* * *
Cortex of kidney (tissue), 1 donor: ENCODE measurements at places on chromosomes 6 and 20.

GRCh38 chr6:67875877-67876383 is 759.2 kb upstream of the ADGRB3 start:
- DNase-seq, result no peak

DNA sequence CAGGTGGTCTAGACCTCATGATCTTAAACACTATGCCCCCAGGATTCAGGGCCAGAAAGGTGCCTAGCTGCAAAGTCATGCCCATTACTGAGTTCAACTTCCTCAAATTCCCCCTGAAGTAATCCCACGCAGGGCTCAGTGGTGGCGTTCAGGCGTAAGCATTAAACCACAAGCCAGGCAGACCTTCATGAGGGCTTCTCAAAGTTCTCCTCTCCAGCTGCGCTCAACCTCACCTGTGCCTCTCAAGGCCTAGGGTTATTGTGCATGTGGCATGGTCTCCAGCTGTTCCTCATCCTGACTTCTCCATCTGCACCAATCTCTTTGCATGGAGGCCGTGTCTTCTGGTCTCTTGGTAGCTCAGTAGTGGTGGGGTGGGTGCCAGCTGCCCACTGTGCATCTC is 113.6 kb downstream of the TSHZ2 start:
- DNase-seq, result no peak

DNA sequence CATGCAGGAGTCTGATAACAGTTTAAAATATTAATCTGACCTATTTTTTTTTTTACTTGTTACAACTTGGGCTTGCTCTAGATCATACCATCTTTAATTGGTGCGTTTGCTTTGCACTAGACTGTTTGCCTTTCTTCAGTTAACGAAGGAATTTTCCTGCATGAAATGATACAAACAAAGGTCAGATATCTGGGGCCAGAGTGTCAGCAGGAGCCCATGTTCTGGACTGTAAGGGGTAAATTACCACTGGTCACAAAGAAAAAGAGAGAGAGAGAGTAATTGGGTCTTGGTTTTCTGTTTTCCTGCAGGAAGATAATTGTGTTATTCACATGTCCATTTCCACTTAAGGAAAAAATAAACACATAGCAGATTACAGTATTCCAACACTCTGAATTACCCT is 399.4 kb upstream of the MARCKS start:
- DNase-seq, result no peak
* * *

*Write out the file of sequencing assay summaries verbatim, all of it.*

Cortex of kidney (tissue), 1 donor: ENCODE measurements at places on chromosomes 6 and 20.

GRCh38 chr6:67875877-67876383 is 759.2 kb upstream of the ADGRB3 start:
- DNase-seq, result no peak

DNA sequence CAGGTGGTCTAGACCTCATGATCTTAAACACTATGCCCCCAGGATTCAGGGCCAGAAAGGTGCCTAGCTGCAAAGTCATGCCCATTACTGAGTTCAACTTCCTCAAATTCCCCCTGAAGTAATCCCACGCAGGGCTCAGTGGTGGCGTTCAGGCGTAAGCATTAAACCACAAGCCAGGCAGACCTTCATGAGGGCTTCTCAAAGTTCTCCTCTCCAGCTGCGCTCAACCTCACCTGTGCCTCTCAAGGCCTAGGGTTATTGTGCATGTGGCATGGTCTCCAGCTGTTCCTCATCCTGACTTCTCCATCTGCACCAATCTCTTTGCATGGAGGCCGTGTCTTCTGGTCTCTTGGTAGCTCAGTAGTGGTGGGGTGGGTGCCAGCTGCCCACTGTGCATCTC is 113.6 kb downstream of the TSHZ2 start:
- DNase-seq, result no peak

DNA sequence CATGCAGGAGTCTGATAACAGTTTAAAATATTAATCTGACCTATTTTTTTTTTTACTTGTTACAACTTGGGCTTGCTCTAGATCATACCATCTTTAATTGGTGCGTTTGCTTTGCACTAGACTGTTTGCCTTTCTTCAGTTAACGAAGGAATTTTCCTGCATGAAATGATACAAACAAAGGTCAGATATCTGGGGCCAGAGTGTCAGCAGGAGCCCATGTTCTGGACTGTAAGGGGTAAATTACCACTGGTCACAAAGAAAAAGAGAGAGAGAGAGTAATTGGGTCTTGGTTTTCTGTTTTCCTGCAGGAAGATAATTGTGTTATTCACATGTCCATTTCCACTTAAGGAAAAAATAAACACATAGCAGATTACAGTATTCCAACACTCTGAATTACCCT is 399.4 kb upstream of the MARCKS start:
- DNase-seq, result no peak